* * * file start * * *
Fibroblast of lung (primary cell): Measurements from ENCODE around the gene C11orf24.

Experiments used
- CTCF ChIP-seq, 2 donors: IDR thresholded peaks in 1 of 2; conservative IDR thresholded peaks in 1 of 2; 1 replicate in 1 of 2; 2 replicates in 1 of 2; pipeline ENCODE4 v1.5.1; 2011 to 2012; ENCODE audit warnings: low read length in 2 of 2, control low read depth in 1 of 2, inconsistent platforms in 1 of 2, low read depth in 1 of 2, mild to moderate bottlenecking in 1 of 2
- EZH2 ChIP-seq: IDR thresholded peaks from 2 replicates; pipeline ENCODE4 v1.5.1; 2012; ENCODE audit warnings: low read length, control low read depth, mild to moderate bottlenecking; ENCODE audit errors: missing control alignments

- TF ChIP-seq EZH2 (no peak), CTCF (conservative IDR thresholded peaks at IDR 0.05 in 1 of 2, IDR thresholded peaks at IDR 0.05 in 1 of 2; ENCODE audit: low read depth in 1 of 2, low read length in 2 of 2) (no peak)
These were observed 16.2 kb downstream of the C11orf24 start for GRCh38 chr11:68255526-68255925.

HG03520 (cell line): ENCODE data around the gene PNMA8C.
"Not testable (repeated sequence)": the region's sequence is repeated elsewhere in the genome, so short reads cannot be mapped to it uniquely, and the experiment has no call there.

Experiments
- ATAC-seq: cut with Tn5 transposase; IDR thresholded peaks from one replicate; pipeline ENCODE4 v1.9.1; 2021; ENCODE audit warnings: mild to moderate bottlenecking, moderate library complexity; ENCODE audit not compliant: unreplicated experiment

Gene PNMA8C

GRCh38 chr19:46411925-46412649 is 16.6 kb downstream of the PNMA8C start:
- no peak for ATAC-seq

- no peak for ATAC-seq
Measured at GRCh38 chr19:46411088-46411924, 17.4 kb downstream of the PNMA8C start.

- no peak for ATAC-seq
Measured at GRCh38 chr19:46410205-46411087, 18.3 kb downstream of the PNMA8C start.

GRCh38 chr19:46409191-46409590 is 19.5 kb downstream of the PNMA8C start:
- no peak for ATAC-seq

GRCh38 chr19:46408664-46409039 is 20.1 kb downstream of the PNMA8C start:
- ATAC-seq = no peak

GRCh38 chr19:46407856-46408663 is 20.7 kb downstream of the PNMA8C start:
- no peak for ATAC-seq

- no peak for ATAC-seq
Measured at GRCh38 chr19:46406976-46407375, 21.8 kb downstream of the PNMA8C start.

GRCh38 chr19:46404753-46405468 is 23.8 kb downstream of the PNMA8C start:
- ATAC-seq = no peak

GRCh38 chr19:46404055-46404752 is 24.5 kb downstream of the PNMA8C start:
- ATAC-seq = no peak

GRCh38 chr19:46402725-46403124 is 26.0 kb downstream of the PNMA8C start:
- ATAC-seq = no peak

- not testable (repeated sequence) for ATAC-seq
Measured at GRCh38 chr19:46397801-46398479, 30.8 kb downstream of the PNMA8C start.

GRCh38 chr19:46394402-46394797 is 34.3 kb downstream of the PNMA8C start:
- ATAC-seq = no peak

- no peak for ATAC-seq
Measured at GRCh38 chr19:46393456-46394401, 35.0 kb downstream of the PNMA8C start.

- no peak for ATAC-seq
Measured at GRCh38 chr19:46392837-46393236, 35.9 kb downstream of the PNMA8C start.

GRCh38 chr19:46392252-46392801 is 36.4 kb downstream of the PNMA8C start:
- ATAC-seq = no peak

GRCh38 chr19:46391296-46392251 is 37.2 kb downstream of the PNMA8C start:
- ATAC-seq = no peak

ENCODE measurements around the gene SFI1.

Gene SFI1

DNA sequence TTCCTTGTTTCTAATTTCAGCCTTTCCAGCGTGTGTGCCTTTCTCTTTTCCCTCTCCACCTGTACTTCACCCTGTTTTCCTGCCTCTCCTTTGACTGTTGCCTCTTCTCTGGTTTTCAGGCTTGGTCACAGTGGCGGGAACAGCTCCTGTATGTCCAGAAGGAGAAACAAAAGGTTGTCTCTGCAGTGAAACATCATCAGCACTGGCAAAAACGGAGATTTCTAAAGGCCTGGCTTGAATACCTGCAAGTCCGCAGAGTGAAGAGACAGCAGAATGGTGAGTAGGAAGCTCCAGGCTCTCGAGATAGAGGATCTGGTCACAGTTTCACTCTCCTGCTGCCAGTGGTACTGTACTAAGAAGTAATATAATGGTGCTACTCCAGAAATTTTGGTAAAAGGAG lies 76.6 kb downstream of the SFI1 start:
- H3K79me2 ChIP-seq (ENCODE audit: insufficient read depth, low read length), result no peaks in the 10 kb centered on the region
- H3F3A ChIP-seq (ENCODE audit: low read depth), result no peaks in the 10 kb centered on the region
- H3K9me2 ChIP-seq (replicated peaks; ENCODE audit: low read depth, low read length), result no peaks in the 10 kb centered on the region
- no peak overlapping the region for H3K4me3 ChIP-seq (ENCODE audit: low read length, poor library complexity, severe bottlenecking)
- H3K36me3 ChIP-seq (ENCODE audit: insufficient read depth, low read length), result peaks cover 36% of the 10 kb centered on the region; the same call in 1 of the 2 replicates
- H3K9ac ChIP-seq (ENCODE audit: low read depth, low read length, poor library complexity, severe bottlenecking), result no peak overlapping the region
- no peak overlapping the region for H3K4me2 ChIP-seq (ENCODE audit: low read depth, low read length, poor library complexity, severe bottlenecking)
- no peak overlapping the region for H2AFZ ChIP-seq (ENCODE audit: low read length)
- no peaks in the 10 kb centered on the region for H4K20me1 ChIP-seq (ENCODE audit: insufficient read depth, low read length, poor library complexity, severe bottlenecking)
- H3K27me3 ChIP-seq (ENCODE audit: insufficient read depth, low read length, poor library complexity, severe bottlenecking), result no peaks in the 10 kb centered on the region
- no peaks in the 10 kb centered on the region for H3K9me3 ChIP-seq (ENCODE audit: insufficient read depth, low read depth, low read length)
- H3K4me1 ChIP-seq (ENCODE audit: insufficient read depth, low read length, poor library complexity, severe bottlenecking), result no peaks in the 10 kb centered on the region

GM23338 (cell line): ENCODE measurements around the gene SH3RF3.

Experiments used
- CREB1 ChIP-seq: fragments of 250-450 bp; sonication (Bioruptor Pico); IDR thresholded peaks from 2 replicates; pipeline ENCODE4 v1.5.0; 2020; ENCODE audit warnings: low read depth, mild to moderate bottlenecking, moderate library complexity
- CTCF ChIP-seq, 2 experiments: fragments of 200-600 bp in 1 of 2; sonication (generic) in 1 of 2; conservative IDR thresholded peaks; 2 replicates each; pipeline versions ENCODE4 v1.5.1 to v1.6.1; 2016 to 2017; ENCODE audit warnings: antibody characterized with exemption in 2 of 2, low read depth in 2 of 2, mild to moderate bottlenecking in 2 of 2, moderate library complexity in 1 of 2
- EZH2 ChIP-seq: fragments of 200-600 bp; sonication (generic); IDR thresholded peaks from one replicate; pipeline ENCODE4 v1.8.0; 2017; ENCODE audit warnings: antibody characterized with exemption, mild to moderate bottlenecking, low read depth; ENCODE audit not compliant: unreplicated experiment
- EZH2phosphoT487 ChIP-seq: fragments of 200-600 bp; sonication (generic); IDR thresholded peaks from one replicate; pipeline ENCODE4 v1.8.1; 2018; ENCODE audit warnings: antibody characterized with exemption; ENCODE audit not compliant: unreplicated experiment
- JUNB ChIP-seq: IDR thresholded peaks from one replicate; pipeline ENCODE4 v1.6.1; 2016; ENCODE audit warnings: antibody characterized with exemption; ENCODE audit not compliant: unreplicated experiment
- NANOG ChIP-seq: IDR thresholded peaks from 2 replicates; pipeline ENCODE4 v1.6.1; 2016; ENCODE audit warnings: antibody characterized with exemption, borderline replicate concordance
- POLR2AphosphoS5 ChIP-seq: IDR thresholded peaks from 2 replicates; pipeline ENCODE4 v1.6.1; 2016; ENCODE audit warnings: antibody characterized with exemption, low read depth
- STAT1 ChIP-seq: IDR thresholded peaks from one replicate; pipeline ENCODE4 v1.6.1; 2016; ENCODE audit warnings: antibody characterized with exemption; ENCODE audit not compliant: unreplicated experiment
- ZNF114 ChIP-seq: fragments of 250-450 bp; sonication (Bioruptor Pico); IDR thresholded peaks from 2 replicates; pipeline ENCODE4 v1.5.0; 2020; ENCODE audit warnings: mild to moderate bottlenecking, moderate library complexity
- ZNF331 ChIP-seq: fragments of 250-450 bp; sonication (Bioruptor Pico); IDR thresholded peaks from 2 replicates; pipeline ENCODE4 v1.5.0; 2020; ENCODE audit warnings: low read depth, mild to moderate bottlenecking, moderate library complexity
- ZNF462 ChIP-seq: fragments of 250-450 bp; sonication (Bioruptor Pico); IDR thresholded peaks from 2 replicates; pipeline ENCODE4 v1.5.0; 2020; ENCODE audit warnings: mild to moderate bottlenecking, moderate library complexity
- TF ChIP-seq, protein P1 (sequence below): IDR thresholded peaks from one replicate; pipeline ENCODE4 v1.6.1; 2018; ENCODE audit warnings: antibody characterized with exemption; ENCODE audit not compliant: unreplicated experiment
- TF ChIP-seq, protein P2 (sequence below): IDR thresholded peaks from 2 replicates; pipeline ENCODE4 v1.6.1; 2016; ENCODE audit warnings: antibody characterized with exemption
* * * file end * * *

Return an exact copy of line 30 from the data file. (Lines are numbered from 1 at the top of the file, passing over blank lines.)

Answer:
GRCh38 chr19:46402725-46403124 is 26.0 kb downstream of the PNMA8C start: